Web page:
But let’s look at our first animation set called walk - note that the behavior changed in new WME (before it was SPRITESET).

    NAME       = "walk" 
    LEFT       = "actors\molly\ll\walk.sprite" 
    RIGHT      = "actors\molly\rr\walk.sprite" 
    UP         = "actors\molly\uu\walk.sprite" 
    DOWN       = "actors\molly\dd\walk.sprite" 
    UP_LEFT    = "actors\molly\ul\walk.sprite" 
    UP_RIGHT   = "actors\molly\ur\walk.sprite" 
    DOWN_LEFT  = "actors\molly\dl\walk.sprite" 
    DOWN_RIGHT = "actors\molly\dr\walk.sprite" 

As you see, you assign different sprite for each of the eight possible directions and that’s about it. There’s one special thing about walking animations though – when you construct your actor’s animation in the Sprite Edit, you have to set the “Move by” parameter for each frame as we discussed before. This will define how fast the character moves on the screen.

Next sprite set is called idle.

    NAME       = "idle" 
    LEFT       = "actors\molly\ll\stand.sprite" 
    RIGHT      = "actors\molly\rr\stand.sprite" 
    UP         = "actors\molly\uu\stand.sprite" 
    DOWN       = "actors\molly\dd\stand.sprite" 
    UP_LEFT    = "actors\molly\ul\stand.sprite" 
    UP_RIGHT   = "actors\molly\ur\stand.sprite" 
    DOWN_LEFT  = "actors\molly\dl\stand.sprite" 
    DOWN_RIGHT = "actors\molly\dr\stand.sprite" 

There’s nothing special about idling around. You can add some neat effect like breathing, shuffling feet or scratching nose.

Next two sprite sets are called turnleft and turnright and via them can be achieved realistic turning of actor. Default is just a flip which we know from older games. They look identical so I’ll include only turnleft.

    NAME       = "turnleft" 
    LEFT       = "actors\molly\ll\turn.sprite"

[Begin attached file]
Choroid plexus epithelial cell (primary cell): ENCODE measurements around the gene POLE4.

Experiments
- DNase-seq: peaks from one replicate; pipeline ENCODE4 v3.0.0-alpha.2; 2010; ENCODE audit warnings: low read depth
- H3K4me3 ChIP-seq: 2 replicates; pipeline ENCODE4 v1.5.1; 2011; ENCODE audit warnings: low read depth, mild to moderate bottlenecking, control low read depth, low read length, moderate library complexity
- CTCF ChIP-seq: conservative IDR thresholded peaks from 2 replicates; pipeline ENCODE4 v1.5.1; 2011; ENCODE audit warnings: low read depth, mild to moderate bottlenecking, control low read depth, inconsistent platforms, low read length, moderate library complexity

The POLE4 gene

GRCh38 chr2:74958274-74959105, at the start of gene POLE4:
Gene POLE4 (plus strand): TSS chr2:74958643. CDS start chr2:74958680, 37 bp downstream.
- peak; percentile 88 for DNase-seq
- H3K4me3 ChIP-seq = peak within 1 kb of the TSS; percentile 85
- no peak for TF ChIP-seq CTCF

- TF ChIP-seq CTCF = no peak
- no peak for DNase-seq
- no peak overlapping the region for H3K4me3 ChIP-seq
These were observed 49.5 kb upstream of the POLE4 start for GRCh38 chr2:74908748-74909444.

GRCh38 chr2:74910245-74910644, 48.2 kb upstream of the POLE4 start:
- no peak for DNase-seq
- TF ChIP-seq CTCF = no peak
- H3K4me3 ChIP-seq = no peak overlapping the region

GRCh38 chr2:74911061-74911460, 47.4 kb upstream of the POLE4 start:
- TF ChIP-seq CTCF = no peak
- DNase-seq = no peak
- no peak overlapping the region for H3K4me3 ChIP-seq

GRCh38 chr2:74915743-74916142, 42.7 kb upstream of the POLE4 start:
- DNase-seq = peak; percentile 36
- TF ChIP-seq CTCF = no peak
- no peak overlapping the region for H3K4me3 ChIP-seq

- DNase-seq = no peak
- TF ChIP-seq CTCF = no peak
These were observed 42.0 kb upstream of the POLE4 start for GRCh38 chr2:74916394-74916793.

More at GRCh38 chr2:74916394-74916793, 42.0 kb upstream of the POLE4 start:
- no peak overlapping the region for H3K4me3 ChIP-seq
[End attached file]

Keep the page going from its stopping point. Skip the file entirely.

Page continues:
RIGHT      = "actors\molly\rr\turn.sprite" 
    UP         = "actors\molly\uu\turn.sprite" 
    DOWN       = "actors\molly\dd\turn.sprite" 
    UP_LEFT    = "actors\molly\ul\turn.sprite" 
    UP_RIGHT   = "actors\molly\ur\turn.sprite" 
    DOWN_LEFT  = "actors\molly\dl\turn.sprite" 
    DOWN_RIGHT = "actors\molly\dr\turn.sprite" 

Last set is the talk animation.

    NAME       = "talk" 
    LEFT       = "actors\molly\ll\talk.sprite" 
    RIGHT      = "actors\molly\rr\talk.sprite" 
    UP         = "actors\molly\uu\talk.sprite" 
    DOWN       = "actors\molly\dd\talk.sprite" 
    UP_LEFT    = "actors\molly\ul\talk.sprite" 
    UP_RIGHT   = "actors\molly\ur\talk.sprite" 
    DOWN_LEFT  = "actors\molly\dl\talk.sprite" 
    DOWN_RIGHT = "actors\molly\dr\talk.sprite" 

We can define more than one talk blocks though! If we do, WME then randomly plays the talk animations while talking which makes it more alive. In addition to that we can define a Talk stances which will be invoked through the special parameter in the Talk command.

If we created a special animation and name it for example eyeroll, we could then for a special line invoke the eyeroll.

So let's recap - by default if we call actor.Talk(“Hello, how is it goin? Blah blah blah”); all animations named talk are randomly played.